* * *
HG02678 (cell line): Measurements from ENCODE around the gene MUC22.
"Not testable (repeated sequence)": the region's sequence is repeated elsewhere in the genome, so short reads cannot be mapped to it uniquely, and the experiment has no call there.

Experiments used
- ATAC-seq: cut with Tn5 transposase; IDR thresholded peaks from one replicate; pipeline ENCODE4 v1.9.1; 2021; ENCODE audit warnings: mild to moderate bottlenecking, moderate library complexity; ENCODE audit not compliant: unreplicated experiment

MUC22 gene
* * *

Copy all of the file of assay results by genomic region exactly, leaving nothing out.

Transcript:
HG02678 (cell line): Measurements from ENCODE around the gene MUC22.
"Not testable (repeated sequence)": the region's sequence is repeated elsewhere in the genome, so short reads cannot be mapped to it uniquely, and the experiment has no call there.

Experiments used
- ATAC-seq: cut with Tn5 transposase; IDR thresholded peaks from one replicate; pipeline ENCODE4 v1.9.1; 2021; ENCODE audit warnings: mild to moderate bottlenecking, moderate library complexity; ENCODE audit not compliant: unreplicated experiment

MUC22 gene